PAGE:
Jackson in Action: case law
In our regular monthly round up of cases we look at the effects of the changes to the Civil Procedure Rules under the Jackson Reforms:
Costs management/agreeing budgets: In Caliendo & Anor v Mischon De Reya & Anor (2015) although a consent order signed by the parties ahead of a CMC failed to include a costs management order, that was the clear intention of the parties and Rose J held that the consent order should be amended to reflect that an agreement had been reached in respect of the parties’ costs budgets. 18/11/15
Relief from sanctions/breach of unless order: In Sinclair & Anor v Dorsey & Whitney (Europe) LLP & Ors (2015), relief from sanctions would not be granted as a result of the claimant’s failure to comply with an unless order. Popplewell J sitting in the Queen’s Bench Decision held that the prejudice to the claimant was insufficient a reason to grant relief, where the requirements set out under both Mitchell and Denton and under the rules had not been met. 20/11/15
Relief from sanctions/Private Room Appointment Form: In Tamalt v Google UK Ltd (2015) Thirlwall J concluded that, whilst the claimant’s failure to complete a Private Room Appointment Form was in breach of the Civil Procedure Rules and, whilst the breach had been significant and serious and was without good reason, the Master had been wrong to strike out the claim. The claimant had not been given notice that the claim would be struck out if he did not comply and striking out the claim was a disproportionate outcome. 12/11/15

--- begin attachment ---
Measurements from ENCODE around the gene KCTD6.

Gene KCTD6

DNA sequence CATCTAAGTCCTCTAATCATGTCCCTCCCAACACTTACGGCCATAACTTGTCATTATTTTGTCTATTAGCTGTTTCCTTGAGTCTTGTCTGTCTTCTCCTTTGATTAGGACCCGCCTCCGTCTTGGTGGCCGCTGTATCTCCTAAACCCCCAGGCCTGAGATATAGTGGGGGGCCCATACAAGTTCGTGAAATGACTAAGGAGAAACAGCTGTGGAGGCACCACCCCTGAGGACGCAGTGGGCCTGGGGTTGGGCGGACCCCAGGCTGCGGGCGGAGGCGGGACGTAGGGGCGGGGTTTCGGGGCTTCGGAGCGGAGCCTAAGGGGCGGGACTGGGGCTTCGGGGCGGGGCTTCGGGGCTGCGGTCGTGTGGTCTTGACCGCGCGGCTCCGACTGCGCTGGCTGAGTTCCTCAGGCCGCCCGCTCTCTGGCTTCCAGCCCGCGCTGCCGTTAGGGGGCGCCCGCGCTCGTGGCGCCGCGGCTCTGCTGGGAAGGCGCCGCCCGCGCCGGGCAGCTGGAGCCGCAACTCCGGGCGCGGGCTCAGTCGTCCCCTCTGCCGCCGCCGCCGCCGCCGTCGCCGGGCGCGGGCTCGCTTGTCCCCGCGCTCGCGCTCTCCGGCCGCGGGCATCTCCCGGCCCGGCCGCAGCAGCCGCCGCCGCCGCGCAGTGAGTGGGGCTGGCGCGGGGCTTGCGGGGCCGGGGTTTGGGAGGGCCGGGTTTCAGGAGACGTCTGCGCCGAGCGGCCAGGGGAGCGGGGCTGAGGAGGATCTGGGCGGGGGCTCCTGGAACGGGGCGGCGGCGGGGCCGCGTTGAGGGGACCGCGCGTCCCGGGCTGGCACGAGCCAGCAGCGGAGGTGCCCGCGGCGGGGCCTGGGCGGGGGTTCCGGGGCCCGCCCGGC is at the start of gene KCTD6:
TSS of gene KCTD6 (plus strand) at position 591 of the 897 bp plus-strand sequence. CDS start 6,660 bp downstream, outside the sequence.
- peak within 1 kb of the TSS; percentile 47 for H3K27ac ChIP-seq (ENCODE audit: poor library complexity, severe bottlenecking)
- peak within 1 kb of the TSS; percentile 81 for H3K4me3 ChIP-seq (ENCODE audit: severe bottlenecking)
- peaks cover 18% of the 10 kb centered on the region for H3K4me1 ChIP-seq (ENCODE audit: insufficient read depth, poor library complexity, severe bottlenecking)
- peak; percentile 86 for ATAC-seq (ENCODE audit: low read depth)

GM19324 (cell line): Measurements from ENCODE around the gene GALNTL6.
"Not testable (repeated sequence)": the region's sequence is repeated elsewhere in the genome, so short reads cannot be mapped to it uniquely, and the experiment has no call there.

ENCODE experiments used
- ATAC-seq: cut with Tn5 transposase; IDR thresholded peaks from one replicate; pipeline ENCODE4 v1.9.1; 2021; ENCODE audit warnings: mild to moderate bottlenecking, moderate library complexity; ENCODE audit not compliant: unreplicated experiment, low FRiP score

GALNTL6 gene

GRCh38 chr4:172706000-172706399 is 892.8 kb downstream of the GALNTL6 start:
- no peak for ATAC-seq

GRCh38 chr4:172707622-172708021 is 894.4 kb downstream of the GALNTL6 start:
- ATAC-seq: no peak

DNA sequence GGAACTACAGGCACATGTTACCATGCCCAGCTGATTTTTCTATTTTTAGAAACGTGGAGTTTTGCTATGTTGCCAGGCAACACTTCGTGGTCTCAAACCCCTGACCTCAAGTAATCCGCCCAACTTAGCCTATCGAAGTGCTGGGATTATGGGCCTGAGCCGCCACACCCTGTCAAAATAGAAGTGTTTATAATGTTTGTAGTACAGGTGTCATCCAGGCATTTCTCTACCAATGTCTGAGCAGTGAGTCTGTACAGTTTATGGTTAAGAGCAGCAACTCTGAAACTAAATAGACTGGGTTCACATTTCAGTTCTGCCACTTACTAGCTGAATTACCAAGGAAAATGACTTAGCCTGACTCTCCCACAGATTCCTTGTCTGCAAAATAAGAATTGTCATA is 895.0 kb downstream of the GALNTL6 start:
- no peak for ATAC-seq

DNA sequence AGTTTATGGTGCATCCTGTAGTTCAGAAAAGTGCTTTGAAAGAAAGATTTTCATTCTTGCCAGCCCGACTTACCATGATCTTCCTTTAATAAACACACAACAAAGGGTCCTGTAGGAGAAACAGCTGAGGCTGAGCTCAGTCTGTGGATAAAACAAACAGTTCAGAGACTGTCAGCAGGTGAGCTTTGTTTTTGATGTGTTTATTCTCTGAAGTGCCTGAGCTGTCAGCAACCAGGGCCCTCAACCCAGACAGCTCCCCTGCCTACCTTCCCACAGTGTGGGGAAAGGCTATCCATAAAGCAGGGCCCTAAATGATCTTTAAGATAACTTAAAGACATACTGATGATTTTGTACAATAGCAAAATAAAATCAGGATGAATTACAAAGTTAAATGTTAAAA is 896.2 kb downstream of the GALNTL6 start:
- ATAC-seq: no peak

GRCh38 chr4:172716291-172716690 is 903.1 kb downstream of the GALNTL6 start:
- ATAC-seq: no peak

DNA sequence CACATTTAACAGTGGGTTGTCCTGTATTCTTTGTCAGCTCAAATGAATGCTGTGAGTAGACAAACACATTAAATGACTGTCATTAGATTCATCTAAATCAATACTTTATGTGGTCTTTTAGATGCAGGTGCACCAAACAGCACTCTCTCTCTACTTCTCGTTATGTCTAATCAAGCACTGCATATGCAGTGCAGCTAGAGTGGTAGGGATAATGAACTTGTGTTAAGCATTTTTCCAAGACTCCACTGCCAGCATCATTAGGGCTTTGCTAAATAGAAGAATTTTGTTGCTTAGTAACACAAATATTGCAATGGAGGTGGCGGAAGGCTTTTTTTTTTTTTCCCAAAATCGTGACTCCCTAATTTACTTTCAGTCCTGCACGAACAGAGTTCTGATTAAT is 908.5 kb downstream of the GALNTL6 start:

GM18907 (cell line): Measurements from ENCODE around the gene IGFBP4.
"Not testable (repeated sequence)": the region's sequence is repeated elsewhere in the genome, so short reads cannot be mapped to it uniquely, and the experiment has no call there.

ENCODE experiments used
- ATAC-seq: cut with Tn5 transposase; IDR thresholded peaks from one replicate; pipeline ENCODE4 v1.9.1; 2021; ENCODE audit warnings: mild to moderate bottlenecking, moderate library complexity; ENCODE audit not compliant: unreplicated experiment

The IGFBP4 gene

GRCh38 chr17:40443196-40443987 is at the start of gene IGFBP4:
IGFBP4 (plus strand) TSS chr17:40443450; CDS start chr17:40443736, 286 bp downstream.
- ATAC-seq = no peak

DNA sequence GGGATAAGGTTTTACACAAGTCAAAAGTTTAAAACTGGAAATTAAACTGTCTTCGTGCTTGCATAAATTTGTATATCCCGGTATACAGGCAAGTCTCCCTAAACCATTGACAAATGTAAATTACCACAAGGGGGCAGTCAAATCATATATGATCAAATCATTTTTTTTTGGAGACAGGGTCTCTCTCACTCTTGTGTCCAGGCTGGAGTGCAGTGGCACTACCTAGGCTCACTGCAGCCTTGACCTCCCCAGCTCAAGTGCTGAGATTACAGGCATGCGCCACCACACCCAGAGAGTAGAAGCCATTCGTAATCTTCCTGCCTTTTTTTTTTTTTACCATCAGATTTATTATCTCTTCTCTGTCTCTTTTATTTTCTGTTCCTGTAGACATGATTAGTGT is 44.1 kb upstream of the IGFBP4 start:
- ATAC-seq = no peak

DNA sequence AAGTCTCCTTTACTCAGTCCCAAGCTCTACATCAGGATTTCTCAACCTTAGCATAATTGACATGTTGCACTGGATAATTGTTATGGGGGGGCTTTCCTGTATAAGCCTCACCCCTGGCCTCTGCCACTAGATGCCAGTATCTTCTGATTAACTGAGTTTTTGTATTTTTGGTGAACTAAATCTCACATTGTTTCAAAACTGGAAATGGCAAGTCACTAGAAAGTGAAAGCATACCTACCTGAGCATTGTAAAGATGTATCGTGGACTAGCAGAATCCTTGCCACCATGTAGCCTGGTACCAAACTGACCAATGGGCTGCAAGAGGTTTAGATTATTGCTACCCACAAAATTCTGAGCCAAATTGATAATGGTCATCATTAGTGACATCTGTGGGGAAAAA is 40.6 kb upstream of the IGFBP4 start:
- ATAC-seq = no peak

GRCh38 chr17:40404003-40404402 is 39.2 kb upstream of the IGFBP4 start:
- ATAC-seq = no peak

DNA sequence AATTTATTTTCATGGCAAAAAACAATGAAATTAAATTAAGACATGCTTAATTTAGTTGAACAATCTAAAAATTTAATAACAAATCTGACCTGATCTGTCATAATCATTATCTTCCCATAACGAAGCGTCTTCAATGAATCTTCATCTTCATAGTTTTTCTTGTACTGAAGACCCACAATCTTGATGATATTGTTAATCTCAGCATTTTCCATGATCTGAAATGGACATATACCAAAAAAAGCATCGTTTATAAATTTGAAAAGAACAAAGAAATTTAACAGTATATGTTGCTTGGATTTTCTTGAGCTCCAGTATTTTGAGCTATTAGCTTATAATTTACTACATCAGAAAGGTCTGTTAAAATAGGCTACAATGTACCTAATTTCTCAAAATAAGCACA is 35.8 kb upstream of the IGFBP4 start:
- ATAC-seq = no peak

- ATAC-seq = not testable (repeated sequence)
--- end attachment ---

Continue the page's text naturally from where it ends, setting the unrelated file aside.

In the case listed below, whilst not relating to an application for relief from sanctions per se, the court had regard to the judgment in Denton and the three stage test set out therein:
Request for expert evidence/appeal against judgment: In O’Connor v Pennine Acute Hospitals NHS Trust (2015), the Court of Appeal considered a trial judge’s refusal to allow an application for further expert evidence made on the first day of a trial in a clinical negligence claim. The position of the expert witnesses had changed as more factual evidence had become available and as discussions between the experts took place, which lead to the Trust making an application for leave to obtain a report from a consultant anaesthetist. The Court of Appeal concluded that the application had been made at the latest possible stage and that the third test in Denton was entirely pertinent. 3/12/15
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This information is intended as a general discussion surrounding the topics covered and is for guidance purposes only. It does not constitute legal advice and should not be regarded as a substitute for taking legal advice. DWF is not responsible for any activity undertaken based on this information.